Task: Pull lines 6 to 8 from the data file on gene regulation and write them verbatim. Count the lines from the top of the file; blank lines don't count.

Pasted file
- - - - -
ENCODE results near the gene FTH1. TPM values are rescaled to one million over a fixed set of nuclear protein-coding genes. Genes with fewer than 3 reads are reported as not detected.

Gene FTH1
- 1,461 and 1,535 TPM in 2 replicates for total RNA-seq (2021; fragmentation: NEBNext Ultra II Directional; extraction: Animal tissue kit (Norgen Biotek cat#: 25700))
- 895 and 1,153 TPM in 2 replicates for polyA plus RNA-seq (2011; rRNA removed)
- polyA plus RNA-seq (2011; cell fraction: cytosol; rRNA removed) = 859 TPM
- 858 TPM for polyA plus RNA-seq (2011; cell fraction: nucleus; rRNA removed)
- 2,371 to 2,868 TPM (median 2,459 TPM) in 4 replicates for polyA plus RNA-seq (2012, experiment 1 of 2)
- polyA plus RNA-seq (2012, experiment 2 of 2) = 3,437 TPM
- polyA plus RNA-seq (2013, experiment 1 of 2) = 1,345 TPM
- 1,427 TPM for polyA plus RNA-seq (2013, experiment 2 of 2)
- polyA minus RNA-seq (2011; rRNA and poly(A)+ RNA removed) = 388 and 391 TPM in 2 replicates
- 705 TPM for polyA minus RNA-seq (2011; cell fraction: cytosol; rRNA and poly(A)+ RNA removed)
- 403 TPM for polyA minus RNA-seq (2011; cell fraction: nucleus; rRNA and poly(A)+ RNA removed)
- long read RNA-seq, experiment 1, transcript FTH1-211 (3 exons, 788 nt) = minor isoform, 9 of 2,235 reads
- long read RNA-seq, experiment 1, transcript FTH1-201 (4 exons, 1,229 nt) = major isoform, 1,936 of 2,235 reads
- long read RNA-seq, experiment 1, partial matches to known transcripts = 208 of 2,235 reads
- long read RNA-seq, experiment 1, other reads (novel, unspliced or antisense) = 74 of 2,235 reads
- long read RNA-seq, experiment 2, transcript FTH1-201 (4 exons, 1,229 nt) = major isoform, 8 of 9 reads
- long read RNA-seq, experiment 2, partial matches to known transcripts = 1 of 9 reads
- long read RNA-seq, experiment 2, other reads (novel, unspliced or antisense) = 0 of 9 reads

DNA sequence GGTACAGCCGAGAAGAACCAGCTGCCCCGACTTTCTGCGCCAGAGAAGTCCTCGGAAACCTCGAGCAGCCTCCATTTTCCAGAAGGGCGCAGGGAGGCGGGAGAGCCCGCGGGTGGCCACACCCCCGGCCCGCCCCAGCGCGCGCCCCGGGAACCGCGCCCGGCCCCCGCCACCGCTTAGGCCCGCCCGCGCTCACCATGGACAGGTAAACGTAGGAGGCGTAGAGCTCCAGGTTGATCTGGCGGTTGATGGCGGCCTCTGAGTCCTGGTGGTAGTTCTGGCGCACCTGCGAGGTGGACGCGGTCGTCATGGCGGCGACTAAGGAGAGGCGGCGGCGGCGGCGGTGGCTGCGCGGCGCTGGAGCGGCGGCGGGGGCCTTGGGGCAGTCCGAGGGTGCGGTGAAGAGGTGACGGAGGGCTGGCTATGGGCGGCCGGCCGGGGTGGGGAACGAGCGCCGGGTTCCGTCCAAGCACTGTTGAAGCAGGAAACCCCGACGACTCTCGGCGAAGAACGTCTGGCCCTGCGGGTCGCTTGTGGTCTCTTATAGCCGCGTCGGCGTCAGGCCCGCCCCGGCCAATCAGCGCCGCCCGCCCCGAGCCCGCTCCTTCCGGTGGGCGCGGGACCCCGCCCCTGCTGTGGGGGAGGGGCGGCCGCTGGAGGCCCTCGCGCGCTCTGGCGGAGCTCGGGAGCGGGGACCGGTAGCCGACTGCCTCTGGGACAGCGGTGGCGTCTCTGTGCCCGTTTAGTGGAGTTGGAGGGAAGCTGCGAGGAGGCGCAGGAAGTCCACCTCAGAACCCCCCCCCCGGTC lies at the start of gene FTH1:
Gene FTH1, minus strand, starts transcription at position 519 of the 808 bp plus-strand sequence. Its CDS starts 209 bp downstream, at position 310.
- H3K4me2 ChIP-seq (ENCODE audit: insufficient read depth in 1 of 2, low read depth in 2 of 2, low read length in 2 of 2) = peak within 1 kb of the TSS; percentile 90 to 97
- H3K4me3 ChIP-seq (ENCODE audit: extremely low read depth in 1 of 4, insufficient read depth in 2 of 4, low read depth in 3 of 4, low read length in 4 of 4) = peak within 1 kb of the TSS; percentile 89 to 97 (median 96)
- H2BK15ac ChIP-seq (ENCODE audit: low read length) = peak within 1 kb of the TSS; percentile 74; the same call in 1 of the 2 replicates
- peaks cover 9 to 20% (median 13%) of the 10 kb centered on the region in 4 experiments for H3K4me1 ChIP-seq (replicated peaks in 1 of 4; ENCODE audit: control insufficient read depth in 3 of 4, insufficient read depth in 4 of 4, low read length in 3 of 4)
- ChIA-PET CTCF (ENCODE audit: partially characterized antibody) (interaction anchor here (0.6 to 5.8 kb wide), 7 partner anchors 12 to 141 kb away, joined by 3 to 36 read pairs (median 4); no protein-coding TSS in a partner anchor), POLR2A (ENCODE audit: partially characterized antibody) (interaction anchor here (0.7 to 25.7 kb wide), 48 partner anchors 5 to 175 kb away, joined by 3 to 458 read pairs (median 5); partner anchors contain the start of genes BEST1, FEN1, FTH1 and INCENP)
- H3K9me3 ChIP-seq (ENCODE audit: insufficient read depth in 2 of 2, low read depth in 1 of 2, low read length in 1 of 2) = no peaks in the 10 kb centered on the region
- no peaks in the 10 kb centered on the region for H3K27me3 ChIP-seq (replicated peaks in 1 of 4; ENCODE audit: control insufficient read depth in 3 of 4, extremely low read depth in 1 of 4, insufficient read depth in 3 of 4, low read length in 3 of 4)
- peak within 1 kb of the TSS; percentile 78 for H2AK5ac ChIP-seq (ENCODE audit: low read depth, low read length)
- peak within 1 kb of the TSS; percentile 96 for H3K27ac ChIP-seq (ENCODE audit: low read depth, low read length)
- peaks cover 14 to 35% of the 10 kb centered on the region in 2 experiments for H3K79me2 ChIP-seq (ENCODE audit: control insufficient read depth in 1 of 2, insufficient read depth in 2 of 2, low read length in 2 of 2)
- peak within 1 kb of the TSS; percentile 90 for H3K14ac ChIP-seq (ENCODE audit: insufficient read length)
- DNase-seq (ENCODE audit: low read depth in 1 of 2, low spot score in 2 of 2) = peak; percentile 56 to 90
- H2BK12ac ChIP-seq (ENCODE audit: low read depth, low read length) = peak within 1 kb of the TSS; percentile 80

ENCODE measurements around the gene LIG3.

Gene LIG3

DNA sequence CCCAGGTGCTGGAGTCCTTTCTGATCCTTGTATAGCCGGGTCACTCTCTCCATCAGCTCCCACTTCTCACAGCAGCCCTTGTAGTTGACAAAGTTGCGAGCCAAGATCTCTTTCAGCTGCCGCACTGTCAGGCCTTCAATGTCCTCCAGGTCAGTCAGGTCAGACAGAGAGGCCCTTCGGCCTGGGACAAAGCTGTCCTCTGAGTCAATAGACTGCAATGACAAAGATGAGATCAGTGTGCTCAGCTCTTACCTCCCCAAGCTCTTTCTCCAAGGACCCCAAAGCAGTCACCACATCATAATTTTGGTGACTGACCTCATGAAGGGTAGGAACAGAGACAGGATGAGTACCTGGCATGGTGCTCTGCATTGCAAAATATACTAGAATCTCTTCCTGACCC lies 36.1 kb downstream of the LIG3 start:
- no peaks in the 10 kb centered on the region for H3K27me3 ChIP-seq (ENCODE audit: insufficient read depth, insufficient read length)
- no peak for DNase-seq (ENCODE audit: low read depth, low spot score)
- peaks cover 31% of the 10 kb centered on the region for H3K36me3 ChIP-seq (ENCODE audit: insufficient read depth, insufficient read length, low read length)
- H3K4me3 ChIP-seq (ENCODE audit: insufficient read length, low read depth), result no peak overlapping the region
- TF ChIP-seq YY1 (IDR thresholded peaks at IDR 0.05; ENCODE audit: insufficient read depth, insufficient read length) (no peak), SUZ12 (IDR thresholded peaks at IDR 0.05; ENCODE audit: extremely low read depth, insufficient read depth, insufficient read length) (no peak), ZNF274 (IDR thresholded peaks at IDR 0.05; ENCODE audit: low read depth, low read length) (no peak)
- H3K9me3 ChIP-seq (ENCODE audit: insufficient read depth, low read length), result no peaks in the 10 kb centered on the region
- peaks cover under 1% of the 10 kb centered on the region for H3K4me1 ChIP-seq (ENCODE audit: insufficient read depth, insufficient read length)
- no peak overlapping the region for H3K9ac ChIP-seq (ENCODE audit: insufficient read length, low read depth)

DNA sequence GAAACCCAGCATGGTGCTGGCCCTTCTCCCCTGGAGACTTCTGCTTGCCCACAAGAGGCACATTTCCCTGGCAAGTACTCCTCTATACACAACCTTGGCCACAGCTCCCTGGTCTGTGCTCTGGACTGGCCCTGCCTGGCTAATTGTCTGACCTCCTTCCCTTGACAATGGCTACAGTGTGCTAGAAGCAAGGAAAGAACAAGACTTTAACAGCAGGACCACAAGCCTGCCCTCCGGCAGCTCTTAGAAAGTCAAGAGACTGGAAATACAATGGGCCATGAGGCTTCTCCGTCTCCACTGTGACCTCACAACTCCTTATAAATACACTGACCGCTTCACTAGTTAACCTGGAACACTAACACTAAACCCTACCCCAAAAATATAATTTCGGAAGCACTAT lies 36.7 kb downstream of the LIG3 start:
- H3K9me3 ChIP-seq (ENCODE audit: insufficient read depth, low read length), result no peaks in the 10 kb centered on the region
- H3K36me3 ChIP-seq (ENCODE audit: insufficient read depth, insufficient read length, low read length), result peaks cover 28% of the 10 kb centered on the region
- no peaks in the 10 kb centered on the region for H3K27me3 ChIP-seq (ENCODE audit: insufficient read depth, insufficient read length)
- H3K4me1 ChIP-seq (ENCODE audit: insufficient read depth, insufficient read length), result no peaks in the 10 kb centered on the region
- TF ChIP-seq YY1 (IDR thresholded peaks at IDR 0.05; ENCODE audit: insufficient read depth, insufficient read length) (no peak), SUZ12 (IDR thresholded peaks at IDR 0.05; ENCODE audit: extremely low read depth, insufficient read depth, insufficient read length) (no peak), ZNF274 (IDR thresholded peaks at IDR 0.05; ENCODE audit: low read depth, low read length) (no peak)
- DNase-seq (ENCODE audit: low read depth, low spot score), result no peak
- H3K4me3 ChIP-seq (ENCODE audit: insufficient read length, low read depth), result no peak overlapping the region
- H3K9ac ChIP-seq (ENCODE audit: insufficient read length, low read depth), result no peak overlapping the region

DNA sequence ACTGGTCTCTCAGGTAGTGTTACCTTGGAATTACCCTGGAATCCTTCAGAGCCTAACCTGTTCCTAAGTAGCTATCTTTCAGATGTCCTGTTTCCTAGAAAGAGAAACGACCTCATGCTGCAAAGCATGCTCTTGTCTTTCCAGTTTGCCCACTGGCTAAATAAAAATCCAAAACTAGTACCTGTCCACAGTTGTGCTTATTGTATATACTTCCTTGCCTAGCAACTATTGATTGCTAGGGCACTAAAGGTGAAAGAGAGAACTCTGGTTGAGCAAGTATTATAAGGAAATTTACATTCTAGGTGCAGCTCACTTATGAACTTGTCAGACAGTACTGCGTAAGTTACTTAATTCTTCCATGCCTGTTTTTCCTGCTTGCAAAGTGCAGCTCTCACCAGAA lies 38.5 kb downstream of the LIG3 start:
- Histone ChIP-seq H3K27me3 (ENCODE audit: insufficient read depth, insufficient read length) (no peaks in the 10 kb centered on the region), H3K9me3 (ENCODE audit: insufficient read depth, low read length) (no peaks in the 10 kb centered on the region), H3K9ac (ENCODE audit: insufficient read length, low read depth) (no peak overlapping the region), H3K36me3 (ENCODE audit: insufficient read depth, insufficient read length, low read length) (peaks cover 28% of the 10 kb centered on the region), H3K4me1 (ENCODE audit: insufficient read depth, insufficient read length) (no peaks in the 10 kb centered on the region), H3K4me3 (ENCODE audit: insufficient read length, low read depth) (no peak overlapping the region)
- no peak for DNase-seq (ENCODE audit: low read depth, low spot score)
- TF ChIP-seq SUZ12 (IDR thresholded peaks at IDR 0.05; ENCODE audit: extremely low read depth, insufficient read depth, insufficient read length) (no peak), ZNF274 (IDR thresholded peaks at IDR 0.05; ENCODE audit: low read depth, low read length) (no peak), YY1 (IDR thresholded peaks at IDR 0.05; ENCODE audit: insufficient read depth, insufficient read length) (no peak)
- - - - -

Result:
- 858 TPM for polyA plus RNA-seq (2011; cell fraction: nucleus; rRNA removed)
- 2,371 to 2,868 TPM (median 2,459 TPM) in 4 replicates for polyA plus RNA-seq (2012, experiment 1 of 2)
- polyA plus RNA-seq (2012, experiment 2 of 2) = 3,437 TPM